episodic content

Long-form vs short-form videos ft. Vic Barry, Creative Video Director at Teamwork

We've had a chance to connect with Thomas Carter, Sr. Director of Marketing at Vision RT to understand how he thinks about facilitating community-created content and repurposing it

If I got a dollar (or euro) for every time I heard "Who's gonna watch a 30 min long video?!" I'd be able to at least cover my rent from that alone. The truth is, people tune in to long videos (read: binge-watching on Netflix and YouTube) more than we care to admit.

As a result, the question of creating long-form videos vs short-form videos is not one that has a binary answer. I went searching for more clues. On my path, I've had a chance to connect with contemporary video extraordinaire Vic Barry, Creative Video Director at Teamwork and accomplished YouTuber, to learn how he approaches this question for their business.

As part of our expert community series at tribetactics, we're always on the lookout to balance our own research with the insights we learn from experts in our community.

Teamwork is "a work and project management tool that helps teams
improve collaboration, visibility, accountability and ultimately results" and Vic wants to make sure the way Teamwork differentiates from others in the space is by focusing on the people behind the brand to produce what he refers to as personality-led content. 

Learning #1: Nothing is black and white in video strategy

Using the scientific approach, marketers can systematically ship, measure, and learn from their video results. Every company is different, and it pays to know when something makes sense as a long-form video, and when something makes sense to be shorter.


"Leave the data decide on making the call. If you have a long form video out there, pay huge attention to the audience retention. If people are dropping off and you can see a particular trend or pattern in that drop-off, then identify why that is. Whether the scene doesn't change, the pacing is off, or something else. People are dropping off for a reason. It's this type of analysis that can help you improve your next long form video."

Even though 'video' is as artistic as a medium can get, it is important to spot trends and see how to course correct.


"If you have a 25 minute video and the majority of the audience have dropped off after 4 minutes, something is drastically wrong with the content. Is it delivering what it promised to deliver? Or, in this case, a 25 minute video, it's full of fluff and meandering off-topic conversations?"

Long-form content doesn't automatically signal quality. You have to make sure it is entertaining and captivating for the audience. Repurposing the content helps to extend it's shelf life and ability to work harder for you.

Learning #2: Show (and measure) empathy

We throw the word persona around a lot these days. Personas are important, but they are not to be abused. Your persona isn't a vague demographic, but rather a set of individuals who happen to share some commonalities. Keep them in mind and compassionately create content that will appeal to new or existing audiences.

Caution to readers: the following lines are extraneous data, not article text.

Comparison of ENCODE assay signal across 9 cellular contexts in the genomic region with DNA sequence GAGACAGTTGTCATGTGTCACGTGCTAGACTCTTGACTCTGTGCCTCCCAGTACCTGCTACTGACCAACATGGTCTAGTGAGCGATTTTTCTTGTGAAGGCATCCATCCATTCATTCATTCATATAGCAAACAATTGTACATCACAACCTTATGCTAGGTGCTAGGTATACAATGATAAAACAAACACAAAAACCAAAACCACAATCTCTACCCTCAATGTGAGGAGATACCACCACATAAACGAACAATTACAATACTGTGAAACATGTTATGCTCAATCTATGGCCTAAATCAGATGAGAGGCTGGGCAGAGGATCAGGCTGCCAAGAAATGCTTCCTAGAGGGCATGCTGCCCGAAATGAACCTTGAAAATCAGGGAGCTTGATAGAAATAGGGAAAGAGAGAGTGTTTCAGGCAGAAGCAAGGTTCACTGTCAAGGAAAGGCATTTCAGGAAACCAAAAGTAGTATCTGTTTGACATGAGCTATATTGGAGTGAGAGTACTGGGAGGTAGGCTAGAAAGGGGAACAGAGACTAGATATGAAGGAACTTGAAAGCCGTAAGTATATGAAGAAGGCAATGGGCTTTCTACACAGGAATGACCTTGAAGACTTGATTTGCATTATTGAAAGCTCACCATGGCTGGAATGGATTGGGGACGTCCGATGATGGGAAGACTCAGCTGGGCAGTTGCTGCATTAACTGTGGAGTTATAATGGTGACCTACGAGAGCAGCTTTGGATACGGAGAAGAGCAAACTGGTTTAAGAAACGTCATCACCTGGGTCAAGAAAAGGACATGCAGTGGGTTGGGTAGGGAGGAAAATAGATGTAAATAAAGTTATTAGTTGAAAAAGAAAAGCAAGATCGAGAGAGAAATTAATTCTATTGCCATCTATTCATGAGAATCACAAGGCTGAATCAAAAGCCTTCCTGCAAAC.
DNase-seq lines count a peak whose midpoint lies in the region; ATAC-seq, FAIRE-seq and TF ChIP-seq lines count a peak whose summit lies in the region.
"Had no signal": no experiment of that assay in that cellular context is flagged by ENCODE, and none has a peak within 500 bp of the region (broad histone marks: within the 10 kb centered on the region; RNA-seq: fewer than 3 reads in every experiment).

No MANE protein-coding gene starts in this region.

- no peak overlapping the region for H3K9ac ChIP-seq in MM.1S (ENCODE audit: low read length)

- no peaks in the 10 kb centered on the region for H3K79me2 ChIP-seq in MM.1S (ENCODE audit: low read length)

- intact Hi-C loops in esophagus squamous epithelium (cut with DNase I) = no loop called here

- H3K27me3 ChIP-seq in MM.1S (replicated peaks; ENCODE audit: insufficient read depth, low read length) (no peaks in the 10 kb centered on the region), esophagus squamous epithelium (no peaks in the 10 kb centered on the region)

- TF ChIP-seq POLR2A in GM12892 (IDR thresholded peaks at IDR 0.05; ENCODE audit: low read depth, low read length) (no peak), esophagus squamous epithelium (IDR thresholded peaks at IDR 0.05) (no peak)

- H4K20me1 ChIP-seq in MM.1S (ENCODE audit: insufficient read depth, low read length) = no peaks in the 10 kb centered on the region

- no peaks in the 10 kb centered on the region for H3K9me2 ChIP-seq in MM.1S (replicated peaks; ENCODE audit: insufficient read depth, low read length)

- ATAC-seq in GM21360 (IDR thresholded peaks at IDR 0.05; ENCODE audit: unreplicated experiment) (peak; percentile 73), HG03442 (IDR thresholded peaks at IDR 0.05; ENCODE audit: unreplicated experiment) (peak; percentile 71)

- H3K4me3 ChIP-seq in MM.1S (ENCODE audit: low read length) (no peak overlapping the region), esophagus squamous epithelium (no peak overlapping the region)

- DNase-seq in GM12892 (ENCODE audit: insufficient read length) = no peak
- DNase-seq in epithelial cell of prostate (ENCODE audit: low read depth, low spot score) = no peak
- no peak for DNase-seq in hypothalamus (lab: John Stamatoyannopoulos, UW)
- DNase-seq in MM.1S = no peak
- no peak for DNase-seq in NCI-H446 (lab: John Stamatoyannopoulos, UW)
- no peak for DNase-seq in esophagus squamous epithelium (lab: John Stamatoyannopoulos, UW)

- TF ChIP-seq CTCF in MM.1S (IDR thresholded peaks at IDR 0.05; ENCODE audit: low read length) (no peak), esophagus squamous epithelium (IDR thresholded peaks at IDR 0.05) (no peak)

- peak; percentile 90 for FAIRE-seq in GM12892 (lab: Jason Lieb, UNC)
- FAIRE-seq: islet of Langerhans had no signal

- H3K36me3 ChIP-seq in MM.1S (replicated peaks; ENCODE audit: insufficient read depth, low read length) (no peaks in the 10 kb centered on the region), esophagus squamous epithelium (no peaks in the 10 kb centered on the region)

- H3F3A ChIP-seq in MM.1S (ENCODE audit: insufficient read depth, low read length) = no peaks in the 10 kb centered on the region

"Provide value and the chances of them sticking around are increased. Deliver everything about nothing and never see them again."

Long-form and short-form video both have their benefits. By creating long-form content however, you get to double dip into both, which cannot be said for the other. 


"Make a long-form video episode, while keeping in mind that a bunch of clips can be easily repurposed. You can flip it: tease out smaller clips leading into the bigger, full length video - over a period of days or weeks."

"Once the full video is out there, deep dive into the retention and see where it's going right, and where there's insights for improvement. "

Learning #3: Episodic content must be personality-driven

GaryVee once said "you are the niche", in response to someone who wanted to know what niche to best focus on for their video strategy for the business. Even if you cover a wide range of topics, your peoples' personality is what sets you apart. It's what makes it interesting. Your own personal take on things as a collection of personal brands, which is ultimately what a company is.


"More personality driven content is what companies need. People are buying into the who and why instead of the what. Everybody knows the what at this stage. You're a software company, a car company and so on. People know what you are. Having personality led content helps built relatability and showcase what you believe in and your stance on things."

Your company has a unique viewpoint, and episodic content can often be the perfect vehicle to express that.


"Brands have an opportunity to become facilitators of conversations; facilitators of a dedicated series. It doesn't have to be about a hard sell all the time, and probably never should be. Facilitate conversations that apply to the market and get on peoples' radar.

"Over time, a weekly (or even daily) series can make a huge impact on brand awareness and help build a community."

Looking to learn more about episodic marketing? Check out our guide here.

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